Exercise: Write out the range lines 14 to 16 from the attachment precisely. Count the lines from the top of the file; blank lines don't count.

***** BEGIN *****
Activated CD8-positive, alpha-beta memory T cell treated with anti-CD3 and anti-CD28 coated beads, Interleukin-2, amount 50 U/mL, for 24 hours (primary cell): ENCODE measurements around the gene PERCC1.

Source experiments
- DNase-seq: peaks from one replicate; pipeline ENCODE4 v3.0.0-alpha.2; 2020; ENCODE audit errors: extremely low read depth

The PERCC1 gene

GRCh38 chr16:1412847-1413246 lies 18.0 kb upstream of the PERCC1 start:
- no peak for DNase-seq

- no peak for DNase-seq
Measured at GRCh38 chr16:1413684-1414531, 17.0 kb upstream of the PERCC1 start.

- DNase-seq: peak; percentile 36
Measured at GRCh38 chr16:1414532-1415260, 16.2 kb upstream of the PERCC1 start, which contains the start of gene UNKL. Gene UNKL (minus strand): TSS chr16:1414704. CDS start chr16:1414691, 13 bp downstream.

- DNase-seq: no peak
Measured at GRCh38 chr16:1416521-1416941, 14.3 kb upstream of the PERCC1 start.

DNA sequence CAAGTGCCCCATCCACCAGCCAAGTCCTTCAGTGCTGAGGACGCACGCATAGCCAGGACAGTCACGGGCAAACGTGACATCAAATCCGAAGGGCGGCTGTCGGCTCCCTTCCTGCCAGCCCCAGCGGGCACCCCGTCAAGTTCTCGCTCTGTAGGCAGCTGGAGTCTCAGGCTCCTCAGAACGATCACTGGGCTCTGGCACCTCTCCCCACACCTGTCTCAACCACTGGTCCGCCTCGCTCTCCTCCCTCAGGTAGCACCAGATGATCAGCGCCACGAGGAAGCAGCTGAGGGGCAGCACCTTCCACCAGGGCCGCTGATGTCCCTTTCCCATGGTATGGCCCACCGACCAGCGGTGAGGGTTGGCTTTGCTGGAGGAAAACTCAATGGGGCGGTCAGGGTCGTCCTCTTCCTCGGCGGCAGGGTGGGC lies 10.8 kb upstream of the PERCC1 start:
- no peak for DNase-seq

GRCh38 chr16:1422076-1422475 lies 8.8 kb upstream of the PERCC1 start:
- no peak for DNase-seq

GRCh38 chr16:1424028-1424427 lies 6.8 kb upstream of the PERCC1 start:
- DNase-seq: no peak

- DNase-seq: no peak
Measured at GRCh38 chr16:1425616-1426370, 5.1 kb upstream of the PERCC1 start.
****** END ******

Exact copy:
- no peak for DNase-seq

GRCh38 chr16:1422076-1422475 lies 8.8 kb upstream of the PERCC1 start:
- no peak for DNase-seq